Getting somewhere in one second: When can we teleport ourselves, like in Star Trek?

Transportation in Star Trek.

when?

in a Star Trek You (usually) no longer need a car, public transportation, or space shuttle: someone is transported from one place to another by teleportation, disappearing in one place and more or less reappearing in another.

Where did you see?

Beam me, Scotty!Technology that doesn’t exist rarely becomes as creative as moving people with a conveyor inside of it Star Trek.

How close are we?

No more standing in traffic jams for work or cramming for hours on a plane on the way to your vacation destination, with your legs behind your neck and a soggy sandwich for dinner. Who is the carrier à la Star Trek Buildings can go anywhere – from Australia to Mars – and have the perfect transportation at their fingertips.

How do? Well, the carrier does a very advanced 3D scan of all the building blocks that make up you and sends that information to your destination. There the machine reassembles piece by piece. Oh yes: the whole process unfortunately destroyed the copy of “you” at the place of departure.

Useful, but also a little scary of course. even some Star TrekThe characters are afraid of technology. Because: If you’re devastated when you leave and a perfect copy pops up at your destination with all your memories and even the same haircut, are you still you? W: Aren’t people more than just a collection of molecules?

They are philosophical questions to which there is no definitive answer. But can it be teleported at all? For a long time, physicists didn’t think that was the case, because the so-called Heisenberg Uncertainty Principle throws a wrench into the works. This principle states that you can never read all the information from a particle. So you can never have a blueprint for building a new “you” somewhere else. This is why the carriers in Star Trek It has so-called “Heisenberg compensators”, parts that temporarily erase this difficult law of nature.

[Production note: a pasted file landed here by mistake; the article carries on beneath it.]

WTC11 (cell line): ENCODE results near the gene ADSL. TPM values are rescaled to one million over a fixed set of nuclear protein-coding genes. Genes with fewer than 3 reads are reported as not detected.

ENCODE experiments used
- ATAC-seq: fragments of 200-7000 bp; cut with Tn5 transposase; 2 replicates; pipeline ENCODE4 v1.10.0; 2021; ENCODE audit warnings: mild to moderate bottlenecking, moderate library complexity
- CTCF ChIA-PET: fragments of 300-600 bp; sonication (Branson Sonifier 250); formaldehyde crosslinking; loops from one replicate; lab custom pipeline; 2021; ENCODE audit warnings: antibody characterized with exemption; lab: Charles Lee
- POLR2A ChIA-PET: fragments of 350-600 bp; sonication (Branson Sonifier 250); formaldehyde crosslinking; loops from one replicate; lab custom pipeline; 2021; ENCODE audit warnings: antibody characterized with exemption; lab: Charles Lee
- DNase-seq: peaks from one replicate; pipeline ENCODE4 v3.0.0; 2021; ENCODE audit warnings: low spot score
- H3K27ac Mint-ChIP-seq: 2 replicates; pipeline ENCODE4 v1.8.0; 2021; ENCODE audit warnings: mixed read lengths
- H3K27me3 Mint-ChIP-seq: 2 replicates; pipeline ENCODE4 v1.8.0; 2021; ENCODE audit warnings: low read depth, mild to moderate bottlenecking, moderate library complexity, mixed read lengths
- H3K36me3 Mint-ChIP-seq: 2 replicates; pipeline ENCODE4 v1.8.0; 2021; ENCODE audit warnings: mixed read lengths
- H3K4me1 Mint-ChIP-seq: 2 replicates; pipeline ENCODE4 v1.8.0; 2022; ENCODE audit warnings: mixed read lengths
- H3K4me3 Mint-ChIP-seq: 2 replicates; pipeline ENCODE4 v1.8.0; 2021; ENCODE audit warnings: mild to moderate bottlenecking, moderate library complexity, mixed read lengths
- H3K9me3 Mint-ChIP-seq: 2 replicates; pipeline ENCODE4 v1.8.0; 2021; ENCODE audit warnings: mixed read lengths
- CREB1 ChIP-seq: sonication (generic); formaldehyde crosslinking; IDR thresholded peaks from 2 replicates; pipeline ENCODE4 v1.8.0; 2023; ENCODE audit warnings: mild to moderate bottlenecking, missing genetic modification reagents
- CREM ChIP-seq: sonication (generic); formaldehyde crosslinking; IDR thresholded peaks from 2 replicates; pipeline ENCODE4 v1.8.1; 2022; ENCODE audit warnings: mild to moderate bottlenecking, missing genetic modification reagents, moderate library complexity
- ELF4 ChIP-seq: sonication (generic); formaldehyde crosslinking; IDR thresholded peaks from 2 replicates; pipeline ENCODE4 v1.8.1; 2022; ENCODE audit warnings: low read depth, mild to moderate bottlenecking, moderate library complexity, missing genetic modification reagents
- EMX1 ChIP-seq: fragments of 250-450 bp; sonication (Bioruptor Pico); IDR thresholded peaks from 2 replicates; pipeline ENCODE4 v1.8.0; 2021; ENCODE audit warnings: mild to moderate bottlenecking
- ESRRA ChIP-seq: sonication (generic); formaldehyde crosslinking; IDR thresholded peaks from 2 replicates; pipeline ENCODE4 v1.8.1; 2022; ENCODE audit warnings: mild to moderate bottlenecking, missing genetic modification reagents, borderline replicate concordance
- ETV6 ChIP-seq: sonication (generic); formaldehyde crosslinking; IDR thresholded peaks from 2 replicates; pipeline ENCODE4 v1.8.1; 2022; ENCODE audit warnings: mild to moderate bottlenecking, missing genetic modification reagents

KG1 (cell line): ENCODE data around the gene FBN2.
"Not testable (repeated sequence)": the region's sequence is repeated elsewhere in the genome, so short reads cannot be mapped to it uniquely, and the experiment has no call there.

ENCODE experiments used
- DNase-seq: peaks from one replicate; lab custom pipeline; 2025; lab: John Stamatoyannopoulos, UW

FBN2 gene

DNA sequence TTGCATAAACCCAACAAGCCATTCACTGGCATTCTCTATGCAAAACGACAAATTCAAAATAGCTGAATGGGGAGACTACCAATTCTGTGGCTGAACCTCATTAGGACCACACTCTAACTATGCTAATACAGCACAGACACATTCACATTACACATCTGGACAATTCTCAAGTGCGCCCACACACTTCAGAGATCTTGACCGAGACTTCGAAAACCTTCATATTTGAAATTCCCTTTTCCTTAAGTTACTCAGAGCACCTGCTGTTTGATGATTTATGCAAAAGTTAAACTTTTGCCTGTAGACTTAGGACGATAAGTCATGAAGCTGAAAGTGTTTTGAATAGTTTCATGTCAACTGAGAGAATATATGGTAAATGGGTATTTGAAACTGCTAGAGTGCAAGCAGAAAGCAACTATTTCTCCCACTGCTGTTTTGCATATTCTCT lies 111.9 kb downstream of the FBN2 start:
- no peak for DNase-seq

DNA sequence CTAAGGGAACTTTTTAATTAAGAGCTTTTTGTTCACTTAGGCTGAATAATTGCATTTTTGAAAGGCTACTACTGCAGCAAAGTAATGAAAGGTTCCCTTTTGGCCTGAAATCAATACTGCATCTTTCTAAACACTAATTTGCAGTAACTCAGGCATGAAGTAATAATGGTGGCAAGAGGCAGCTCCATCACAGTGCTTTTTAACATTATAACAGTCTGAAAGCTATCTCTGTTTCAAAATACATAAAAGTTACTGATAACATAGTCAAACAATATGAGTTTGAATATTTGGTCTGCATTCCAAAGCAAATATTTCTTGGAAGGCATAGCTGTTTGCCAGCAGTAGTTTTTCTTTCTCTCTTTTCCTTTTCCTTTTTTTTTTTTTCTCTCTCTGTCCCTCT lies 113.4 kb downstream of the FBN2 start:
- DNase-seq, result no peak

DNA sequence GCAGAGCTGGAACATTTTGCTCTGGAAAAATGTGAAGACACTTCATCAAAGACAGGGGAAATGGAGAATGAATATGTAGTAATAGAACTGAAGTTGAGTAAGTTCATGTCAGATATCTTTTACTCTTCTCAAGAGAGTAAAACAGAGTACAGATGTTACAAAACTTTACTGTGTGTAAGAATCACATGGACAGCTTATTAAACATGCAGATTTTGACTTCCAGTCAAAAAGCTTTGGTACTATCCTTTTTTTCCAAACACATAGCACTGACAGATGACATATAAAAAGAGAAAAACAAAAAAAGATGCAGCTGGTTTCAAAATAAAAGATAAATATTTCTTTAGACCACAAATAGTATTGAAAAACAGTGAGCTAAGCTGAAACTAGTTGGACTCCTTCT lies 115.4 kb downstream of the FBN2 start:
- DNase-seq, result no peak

However, teleportation has been possible for a number of years now. At least: on a small scale. In the lab, physicists regularly “simulate” particles. It starts with two entangled particles, particles that are ghostly connected even if there are miles – or number of galaxies – between their physical locations. Use an easy setup that fools Heisenberg and turns out you can actually transfer quantum information from one particle to another effortlessly. This technology forms the basis for the quantum internet of the future, the internet in which quantum computers can talk to each other.

Unfortunately, scaling from a single particle to a whole person turned out to be futilely complicated in practice. For example, no one yet knows how to read the particle of a human being. Or how to avoid accidents like horror movies the fly A single teleported fly causes the main character to slowly but surely transform into a hideous monster.

Even if I fix these issues, teleportation remains practically impossible. The amount of information you have to convey on your own turns out to be impossible. Students from the University of Leicester Already calculated in 2013 That you would have to send roughly 3 x 10^46 bits – 3 with 46 zeros, an amount of information that takes longer than the age of the universe to send even with the fastest connection we have available. It is better to stand in a traffic jam for an hour.

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